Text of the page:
# How do I measure max oscillation of building using accelerometer?

For my school project, I am trying to measure the effect of a mass damper by changing the length of the string (that carries the mass), my setup is similar to the following video: https://youtu.be/f1U4SAgy60c?t=4m4s

I am trying to find a relationship between the length of the string and the oscillation of the "building". But I don't know exactly what the guy in the video is trying to measure and if it is related to what I'm trying to do.

Is it possible to use an accelerometer to map the oscillation of the "building" and if so, is there a relationship between the accelerometer data and the displacement of the oscillation?

My aim is to find the maximum amplitude for different lengths of string, so does a larger amplitude from the accelerometer data correspond to a larger amplitude in the displacement time graph?

I am desperate for help as I would much rather use accelerometer data rather than use a ruler in the background to measure the displacement of the oscillation.

Thank you in advance!!!

• You should look at the relationship between distance, time and acceleration, any decent physics book or google can remind you of those. – Solar Mike Apr 20 '18 at 4:51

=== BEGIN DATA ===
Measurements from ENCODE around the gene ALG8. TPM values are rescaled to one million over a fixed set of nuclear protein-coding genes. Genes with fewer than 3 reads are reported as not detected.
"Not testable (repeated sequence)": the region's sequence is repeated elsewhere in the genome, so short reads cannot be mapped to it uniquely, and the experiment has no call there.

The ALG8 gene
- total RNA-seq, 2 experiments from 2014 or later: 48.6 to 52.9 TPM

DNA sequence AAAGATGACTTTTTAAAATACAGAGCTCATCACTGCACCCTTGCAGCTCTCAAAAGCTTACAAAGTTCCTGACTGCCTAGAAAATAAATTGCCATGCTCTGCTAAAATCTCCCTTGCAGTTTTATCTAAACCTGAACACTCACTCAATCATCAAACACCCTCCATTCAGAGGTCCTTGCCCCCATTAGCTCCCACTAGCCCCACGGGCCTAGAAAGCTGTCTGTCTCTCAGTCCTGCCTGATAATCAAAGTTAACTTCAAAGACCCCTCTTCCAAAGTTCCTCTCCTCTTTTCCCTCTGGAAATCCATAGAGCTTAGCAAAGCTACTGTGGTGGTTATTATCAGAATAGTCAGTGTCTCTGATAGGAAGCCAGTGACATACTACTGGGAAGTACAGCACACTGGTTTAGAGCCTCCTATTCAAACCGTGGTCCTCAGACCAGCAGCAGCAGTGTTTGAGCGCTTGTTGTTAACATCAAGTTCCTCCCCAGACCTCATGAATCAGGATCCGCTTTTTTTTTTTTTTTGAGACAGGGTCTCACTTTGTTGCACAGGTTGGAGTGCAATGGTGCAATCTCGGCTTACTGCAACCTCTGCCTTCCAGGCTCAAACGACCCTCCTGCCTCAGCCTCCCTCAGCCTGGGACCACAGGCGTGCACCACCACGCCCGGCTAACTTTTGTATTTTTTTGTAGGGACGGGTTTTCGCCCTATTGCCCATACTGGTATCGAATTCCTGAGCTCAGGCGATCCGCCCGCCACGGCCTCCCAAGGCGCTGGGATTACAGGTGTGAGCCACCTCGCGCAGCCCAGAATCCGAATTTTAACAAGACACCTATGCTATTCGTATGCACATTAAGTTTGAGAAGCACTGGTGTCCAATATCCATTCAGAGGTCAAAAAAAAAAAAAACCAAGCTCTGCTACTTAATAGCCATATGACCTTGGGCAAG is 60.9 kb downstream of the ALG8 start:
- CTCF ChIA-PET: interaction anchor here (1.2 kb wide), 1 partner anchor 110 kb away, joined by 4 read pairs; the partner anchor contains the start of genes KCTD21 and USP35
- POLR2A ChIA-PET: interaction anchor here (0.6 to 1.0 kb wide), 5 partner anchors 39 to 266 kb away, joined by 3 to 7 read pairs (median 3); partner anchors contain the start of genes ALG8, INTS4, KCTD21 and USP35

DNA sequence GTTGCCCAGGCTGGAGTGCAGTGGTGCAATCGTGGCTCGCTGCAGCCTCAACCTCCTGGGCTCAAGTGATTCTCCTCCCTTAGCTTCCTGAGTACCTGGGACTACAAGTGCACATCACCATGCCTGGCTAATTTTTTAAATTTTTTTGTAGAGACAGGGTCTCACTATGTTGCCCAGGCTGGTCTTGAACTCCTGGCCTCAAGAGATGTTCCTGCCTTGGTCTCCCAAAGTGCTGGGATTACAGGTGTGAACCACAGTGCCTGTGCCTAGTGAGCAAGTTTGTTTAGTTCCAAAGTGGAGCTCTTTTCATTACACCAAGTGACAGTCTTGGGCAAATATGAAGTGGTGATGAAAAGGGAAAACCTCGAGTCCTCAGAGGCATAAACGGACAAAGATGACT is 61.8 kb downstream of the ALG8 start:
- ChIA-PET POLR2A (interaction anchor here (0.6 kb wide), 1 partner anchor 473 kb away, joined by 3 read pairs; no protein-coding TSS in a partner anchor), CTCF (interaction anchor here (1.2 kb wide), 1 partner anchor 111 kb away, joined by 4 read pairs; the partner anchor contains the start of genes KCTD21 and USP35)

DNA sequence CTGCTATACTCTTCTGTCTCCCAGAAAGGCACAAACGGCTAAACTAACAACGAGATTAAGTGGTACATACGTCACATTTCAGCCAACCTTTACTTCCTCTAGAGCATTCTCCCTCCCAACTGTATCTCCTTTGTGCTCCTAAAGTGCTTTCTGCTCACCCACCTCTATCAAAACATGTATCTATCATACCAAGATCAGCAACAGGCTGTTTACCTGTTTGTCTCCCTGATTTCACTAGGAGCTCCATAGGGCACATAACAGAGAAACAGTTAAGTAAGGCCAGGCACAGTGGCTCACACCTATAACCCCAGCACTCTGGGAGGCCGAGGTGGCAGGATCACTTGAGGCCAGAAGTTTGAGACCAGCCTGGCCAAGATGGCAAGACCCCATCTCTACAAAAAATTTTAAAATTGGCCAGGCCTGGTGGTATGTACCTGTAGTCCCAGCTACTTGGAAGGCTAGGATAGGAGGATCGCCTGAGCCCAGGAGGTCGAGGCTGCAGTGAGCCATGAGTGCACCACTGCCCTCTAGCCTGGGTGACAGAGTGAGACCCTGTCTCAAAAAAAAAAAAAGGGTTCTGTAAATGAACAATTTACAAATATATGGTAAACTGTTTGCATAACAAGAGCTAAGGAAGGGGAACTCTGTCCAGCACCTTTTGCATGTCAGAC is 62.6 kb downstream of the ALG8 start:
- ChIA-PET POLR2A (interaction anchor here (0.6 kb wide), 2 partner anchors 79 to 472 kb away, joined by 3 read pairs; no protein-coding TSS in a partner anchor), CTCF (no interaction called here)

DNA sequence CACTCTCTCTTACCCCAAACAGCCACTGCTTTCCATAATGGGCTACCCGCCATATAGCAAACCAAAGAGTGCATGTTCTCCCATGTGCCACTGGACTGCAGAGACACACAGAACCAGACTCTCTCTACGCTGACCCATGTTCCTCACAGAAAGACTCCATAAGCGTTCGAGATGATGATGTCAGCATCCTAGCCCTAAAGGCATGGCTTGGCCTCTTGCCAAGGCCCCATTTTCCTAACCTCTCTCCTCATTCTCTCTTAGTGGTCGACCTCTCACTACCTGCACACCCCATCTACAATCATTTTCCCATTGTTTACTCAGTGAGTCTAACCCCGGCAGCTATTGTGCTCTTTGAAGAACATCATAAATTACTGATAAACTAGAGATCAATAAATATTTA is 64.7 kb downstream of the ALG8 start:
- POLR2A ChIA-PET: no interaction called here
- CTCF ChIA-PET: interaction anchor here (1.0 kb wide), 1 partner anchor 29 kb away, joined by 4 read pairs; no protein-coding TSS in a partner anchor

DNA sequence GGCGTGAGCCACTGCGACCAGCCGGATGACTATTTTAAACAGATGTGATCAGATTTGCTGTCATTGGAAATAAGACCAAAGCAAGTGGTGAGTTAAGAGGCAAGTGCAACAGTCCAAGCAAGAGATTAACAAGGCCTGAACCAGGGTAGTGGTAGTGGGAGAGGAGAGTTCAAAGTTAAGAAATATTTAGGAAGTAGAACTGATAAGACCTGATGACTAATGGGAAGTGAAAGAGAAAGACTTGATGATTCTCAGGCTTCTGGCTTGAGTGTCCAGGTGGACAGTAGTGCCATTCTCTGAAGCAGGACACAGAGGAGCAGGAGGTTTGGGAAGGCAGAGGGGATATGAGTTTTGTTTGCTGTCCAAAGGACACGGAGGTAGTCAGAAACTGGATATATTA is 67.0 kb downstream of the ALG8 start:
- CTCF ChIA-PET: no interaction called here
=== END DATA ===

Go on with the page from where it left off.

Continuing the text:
## 2 Answers

If you insist on using the accelerometer data, there are probably libraries, searching "accelerometer tool" (on the google play store returns several results that allow exporting of data etc), depending on your platform that do most of the maths for you. but seeing as acceleration is rate of change of velocity which in turn is rate of change of distance. you should be able to numerically integrate the the acceleration to get a value for displacement.

IMHO: At the end of the day though this sounds like a school/lab experiment and you are much more likely to get good results using the ruler.

The guy in the video actually used an accelerometer to measure the linear acceleration of the building. If you followed you noticed he did not pay any attention to the displacement. While comparing the different cases, he focused only in acceleration. Actually it is very common to measure acceleration while experimenting with vibrating objects. Since it is directly related to force, you may deduce useful information about possible mechanical failure and may also find standardizations dealing with allowed/recommended vibration levels of different devices (I realize you are not interested in those right now). You may also plot the results in both time and frequency domains to obtain natural frequencies, damping coefficients, time constants and similar nice and handy stuff.

I guess you would use MATLAB to manipulate the recorded data - in this case, all you have to do is to integrate the acceleration over time in order to get the velocity, and then integrate the velocity over time to have the displacement. You will easily find a lot of ready to use codes out there. If for some reason you are not able to find any, let us know and we will help.

• In MATLAB the command is as simple as v - cumsum(a) where a is the accelerometer output and v is the time series integration. There will need to be some sort of calibration to real units however. – Eric S Oct 16 '18 at 21:59
• Sorry should be v = cumsum(a). – Eric S Oct 16 '18 at 22:57